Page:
Title:
System and method for managing electronic documents including multimedia files
Kind Code:
A1


Abstract:
The present invention is a document management system that allows easy access to all types of computer files and methods for same. According to a system embodiment of the present invention, the document management system includes a conventional Web browser on a client computer connected to a server computer that contains a database. Hard copies of documents may be scanned into the database and organized according to the user's preference. The computer files may be organized according to the user's preference and recalled using the Web browser to access the database. The present invention does not require any specialized software on the client-side or user interface. A scanner may be configured to communicate either directly or over a packet-based network connection with a client computer or server. Further, a memory storage device such as a CD-ROM can be used to back up the database on the server computer.



Inventors:
Blaylock, James G. (Provo, UT, US)
Application Number:
10/243880
Publication Date:
03/13/2003
Filing Date:
09/12/2002
Assignee:
BLAYLOCK JAMES G.
Primary Class:
Other Classes:
707/E17.008, 707/999.01
International Classes:
G06F17/30; (IPC1-7): G06F15/16; G06F17/30
View Patent Images:



Primary Examiner:
NGUYEN, VAN KIM T
Attorney, Agent or Firm:
TRASKBRITT, P.C. (SALT LAKE CITY, UT, US)
Claims:

What is claimed is:



1. A system for managing documents electronically, comprising: at least one client computer including a Web browser; and a server computer configured for communication with said at least one client computer through a packet-based network, said server computer comprising: a server; a database in communication with said server for storing files; and a graphical user interface (GUI) installed on said server and accessible to a user from said at least one client computer using said Web browser for accessing said files, said GUI comprising: a first level directory; and a second level directory within said first level directory and indexed according to data fields entered in a data entry window of said GUI.

2. The system of claim 1, wherein said database further comprises at least one third level directory within said second level directory.

3. The system of claim 2, wherein said database further comprises at least one file stored within said second level directory or said third level directory.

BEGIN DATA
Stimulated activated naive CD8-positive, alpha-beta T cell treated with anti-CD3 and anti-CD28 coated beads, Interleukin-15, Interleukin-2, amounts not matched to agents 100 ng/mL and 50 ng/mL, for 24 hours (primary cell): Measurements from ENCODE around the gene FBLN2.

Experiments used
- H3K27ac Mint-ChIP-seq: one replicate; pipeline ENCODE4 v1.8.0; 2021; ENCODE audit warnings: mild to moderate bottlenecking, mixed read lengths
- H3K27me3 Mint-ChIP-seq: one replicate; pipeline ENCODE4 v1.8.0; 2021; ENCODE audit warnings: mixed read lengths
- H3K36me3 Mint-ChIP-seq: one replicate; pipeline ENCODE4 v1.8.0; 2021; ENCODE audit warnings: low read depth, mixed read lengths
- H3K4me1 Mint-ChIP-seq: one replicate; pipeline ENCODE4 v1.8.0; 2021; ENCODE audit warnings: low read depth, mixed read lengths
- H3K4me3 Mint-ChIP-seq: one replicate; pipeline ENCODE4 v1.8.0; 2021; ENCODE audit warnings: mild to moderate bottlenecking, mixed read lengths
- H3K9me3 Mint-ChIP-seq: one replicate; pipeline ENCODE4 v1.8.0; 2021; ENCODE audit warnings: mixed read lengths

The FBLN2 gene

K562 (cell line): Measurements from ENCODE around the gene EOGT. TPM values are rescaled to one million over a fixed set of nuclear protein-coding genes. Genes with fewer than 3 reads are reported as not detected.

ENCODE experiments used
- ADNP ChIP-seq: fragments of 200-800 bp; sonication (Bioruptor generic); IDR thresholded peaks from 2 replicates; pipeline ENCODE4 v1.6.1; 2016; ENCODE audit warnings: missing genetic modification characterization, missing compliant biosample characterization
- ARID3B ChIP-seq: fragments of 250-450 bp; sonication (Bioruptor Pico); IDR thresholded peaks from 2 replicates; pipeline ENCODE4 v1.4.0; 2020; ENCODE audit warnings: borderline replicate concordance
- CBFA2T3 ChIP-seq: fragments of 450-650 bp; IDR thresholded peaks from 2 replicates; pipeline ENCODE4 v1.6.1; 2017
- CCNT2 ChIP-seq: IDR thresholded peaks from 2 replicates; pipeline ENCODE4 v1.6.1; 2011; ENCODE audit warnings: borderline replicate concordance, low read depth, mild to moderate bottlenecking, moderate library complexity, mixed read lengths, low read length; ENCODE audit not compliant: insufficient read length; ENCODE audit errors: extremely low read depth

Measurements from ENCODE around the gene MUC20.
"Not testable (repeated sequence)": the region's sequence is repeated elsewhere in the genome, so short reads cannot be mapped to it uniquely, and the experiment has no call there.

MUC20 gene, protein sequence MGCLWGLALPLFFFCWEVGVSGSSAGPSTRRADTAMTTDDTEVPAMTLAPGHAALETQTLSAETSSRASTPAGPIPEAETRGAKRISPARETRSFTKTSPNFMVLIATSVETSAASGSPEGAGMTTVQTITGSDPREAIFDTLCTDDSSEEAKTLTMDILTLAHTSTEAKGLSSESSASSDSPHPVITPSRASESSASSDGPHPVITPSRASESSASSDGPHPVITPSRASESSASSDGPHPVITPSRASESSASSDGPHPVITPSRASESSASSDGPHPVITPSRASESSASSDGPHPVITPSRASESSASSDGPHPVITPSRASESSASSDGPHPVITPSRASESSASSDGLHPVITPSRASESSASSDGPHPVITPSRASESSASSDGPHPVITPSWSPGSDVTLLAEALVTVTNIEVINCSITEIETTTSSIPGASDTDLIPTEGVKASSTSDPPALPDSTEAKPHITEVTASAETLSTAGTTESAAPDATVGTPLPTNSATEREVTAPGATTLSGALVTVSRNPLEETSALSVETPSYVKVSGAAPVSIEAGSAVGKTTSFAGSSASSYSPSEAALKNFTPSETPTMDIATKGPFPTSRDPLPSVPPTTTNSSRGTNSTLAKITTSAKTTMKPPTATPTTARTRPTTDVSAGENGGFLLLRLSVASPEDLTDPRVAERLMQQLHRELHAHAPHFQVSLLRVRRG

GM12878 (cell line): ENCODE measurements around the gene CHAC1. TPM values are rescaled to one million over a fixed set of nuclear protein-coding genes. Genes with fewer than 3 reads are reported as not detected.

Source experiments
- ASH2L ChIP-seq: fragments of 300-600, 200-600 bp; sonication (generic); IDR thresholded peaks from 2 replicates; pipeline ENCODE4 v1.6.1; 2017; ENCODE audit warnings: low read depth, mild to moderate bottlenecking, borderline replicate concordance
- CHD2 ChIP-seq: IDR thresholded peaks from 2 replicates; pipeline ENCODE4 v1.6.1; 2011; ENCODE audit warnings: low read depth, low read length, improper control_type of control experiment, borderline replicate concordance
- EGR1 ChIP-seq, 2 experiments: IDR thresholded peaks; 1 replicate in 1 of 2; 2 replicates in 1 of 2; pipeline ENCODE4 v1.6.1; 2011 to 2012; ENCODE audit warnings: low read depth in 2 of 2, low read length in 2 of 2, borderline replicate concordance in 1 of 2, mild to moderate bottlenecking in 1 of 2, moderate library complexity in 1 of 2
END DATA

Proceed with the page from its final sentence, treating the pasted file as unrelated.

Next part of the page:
4. The system of claim 1, wherein said GUI is a hypertext markup language (HTML) page.

5. The system of claim 1, further comprising at least one scanner configured for direct communication with said at least one client computer or said server computer.

6. The system of claim 1, further comprising at least one scanner for communication with said at least one client computer or said server computer through a packet-based network.

7. The system of claim 1, further comprising a memory storage device coupled to said server computer for backing up said database.

8. The system of claim 1, wherein said data fields include at least one of a client name, a client address, a customer number, a social security number, a phone number, an email address or notes.

9. A method for managing computer files electronically, comprising: providing a system, said system comprising: at least one client computer including a Web browser; and a server computer configured for communication with said at least one client computer through a packet-based network, said server computer comprising: a server for hosting a Web site; and a database in communication with said server for storing computer files and accessible to a user from said at least one client computer using said Web browser comprising: a first level directory; and a second level directory within said first level directory and indexed according to data fields entered in a graphical user interface (GUI) of said Web site; storing said computer files in said database; and retrieving said computer files using said Web Browser on said at least one client computer.

10. The method of claim 9, wherein said storing said computer files comprises storing multimedia files.

11. The method of claim 9, wherein retrieving said computer files using said Web Browser comprises launching an application program associated with each of said computer files.

12. The method of claim 9, further comprising scanning hard copies of documents for storage as said computer files.

13. The method of claim 9, wherein providing said server computer including said database further comprises at least one third level directory within said second level directory.